As the first box in Funko's Marvel Collector Corps to not be based on a film property, no one really had any idea what to expect from the Secret Wars box. To be fair, there have only been two boxes in the subscription service so far, with both having arrived at the same time as one of Marvel's cinematic escapades. There won't always be a movie to base one of these themed boxes around, but if the Secret Wars box is any indication, that won't be a problem for Funko.

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Four Years Ago: The Debut of Miles Morales Proved Anyone Can Be Spider-Man


Spider-Man stands at the pinnacle of Marvel's heroes. The story of Peter Parker is a universal narrative, one that encapsulates teenage woes and the burdens of responsibility and heroism. Readers have come to know Peter Parker very well, but one of the interesting distinctions about Spider-Man is that it could be anyone under that mask. That's the fact that allowed for the debut of biracial, Brooklyn raised, Miles Morales on this day in 2011 in Ultimate Comics: Fallout #4; a young man who would later become the Ultimate Universe's --- and the Marvel Universe's --- Spider-Man.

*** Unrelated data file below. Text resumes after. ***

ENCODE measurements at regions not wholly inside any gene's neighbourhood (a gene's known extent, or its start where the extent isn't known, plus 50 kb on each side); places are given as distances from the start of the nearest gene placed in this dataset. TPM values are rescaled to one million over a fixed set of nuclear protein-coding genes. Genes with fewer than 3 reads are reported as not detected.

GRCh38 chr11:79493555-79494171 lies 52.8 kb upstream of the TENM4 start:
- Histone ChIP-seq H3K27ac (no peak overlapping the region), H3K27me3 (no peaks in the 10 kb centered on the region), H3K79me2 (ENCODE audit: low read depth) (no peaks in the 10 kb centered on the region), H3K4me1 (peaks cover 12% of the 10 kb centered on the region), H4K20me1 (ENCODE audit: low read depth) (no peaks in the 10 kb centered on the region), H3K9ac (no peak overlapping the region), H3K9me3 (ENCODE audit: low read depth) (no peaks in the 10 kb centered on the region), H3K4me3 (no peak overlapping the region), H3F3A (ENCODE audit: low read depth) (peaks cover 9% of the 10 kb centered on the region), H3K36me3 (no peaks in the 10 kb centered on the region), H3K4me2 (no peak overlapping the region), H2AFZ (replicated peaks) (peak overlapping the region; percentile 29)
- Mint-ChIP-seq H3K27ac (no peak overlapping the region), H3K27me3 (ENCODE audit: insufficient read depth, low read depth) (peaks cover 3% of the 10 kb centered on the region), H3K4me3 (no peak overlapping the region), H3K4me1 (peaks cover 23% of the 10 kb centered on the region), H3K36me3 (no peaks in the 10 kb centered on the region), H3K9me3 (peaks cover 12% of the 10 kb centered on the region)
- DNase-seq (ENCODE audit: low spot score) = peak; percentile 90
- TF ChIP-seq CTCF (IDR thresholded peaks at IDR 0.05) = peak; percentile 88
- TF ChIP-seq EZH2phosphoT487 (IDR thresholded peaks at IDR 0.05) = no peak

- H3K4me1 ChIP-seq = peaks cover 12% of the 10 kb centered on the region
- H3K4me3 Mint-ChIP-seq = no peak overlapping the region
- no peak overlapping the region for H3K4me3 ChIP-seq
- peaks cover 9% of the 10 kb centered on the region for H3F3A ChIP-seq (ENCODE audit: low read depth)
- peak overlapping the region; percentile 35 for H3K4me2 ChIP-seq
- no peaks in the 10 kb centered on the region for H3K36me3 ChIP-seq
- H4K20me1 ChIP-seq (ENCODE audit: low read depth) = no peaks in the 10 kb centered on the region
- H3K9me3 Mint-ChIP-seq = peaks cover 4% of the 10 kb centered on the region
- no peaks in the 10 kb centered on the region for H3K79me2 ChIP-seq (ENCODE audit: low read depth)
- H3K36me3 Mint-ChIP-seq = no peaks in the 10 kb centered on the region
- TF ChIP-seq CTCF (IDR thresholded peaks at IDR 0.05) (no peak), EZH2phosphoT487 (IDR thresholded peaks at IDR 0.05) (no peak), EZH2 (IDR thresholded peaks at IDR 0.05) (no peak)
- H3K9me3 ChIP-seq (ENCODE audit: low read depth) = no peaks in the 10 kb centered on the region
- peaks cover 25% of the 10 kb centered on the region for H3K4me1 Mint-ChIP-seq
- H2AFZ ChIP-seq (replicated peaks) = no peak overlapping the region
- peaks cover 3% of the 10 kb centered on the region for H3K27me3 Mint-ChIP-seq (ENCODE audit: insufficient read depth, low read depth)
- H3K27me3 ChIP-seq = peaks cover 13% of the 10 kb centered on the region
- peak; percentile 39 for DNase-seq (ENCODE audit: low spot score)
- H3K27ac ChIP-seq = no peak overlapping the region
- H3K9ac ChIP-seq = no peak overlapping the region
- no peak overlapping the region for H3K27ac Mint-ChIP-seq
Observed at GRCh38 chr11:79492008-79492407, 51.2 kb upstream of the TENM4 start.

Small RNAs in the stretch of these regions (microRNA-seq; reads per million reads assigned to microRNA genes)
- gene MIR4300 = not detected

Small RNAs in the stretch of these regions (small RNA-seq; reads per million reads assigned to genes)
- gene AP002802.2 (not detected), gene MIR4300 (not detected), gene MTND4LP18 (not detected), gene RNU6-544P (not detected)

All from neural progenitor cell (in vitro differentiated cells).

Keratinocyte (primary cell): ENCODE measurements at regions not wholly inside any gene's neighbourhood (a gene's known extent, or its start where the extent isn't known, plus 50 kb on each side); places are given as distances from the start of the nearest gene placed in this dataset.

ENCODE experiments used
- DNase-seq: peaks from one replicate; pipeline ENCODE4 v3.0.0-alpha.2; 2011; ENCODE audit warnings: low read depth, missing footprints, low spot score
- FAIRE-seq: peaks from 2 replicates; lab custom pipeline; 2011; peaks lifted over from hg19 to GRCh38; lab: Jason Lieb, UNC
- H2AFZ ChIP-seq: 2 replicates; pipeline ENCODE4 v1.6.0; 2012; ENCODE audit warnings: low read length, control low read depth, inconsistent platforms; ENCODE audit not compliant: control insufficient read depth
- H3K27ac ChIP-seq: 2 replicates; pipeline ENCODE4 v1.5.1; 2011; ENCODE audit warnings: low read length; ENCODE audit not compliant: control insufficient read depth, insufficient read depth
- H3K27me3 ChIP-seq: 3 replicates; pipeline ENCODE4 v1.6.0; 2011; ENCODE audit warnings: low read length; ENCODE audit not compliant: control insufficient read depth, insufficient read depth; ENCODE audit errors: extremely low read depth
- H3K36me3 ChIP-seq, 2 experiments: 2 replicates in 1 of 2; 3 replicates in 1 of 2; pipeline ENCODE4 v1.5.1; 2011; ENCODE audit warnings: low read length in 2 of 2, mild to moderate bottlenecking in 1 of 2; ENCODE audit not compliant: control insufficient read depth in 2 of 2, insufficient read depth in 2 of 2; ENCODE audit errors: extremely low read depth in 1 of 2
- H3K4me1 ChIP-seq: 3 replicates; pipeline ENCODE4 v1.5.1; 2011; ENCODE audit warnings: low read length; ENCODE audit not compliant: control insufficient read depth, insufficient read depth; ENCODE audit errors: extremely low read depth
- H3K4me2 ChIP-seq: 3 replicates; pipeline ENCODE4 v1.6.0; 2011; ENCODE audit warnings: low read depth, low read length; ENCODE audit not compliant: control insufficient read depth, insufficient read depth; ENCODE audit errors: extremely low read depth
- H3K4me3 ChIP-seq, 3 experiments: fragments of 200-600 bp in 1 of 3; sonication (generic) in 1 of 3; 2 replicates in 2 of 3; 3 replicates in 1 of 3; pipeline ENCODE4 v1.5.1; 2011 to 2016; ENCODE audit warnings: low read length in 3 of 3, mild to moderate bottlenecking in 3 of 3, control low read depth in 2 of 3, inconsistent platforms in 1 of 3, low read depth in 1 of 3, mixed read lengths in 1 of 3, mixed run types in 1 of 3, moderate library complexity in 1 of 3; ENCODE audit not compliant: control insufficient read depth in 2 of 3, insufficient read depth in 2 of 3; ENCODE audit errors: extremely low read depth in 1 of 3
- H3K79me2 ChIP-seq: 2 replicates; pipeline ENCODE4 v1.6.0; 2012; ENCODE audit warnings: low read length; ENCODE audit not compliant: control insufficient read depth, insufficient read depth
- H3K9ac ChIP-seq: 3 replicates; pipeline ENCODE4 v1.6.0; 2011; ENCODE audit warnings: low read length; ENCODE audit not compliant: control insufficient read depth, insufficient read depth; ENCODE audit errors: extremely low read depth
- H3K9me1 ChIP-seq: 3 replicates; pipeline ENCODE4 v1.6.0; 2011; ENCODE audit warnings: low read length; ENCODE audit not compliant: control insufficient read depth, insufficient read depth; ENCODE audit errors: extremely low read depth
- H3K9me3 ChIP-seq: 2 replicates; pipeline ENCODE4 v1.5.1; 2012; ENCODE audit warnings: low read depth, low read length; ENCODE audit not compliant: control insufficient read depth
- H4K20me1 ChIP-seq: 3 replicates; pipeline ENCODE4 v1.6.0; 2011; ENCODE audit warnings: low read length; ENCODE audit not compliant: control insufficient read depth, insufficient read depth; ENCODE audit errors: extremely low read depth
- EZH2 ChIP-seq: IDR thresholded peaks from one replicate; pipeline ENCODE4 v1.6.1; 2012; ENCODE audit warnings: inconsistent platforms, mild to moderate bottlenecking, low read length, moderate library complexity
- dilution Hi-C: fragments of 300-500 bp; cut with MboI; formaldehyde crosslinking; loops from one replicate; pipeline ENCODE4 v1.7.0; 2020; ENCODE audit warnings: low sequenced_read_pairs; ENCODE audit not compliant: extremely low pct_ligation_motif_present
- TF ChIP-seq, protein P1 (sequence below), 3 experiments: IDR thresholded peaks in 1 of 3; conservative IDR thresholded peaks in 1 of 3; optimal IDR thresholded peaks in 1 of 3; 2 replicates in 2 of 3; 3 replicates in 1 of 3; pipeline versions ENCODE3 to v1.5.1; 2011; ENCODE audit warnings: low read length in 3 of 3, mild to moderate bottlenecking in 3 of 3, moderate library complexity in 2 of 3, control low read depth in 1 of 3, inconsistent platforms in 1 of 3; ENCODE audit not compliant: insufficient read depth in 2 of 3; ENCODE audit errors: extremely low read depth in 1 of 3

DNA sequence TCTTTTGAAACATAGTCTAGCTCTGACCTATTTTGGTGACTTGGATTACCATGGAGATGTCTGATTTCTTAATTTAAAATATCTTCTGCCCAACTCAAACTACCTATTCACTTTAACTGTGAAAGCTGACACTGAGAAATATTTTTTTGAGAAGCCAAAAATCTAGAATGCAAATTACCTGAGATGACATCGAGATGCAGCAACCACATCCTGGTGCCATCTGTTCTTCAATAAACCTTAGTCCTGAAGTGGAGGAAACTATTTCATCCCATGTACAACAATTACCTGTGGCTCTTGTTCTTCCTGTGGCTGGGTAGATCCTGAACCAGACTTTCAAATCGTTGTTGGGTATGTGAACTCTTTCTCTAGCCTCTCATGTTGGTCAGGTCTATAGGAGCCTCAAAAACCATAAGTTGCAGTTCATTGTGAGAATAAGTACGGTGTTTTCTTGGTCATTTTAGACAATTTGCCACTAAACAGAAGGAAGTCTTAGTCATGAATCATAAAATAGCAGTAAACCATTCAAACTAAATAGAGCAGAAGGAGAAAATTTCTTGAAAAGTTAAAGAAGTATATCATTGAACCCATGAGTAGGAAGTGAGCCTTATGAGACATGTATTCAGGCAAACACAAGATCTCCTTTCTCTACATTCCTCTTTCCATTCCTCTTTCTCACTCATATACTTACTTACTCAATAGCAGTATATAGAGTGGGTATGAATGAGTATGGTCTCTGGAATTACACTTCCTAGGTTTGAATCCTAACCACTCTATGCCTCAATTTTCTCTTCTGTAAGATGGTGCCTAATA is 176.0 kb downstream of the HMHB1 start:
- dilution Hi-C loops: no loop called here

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Filed Under: , Category: Anniversaries, Marvel

Whiteness, Nerdiness, and Spider-Man: The Perpetuity of Peter Parker


Starting this fall in the Marvel comic book universe, Spider-Man will be a half-black, half-Latino teenager. Starring in the character’s flagship series by Brian Michael Bendis and Sara Pichelli, Miles Morales has given a new generation of comic book readers a superhero that reflects our diverse culture. But fans also learned recently that the newest iteration of the web-slinger on the big screen will once again be Peter Parker, as British actor Tom Holland, the third white actor to play the character since 2002, was announced as the new Spidey.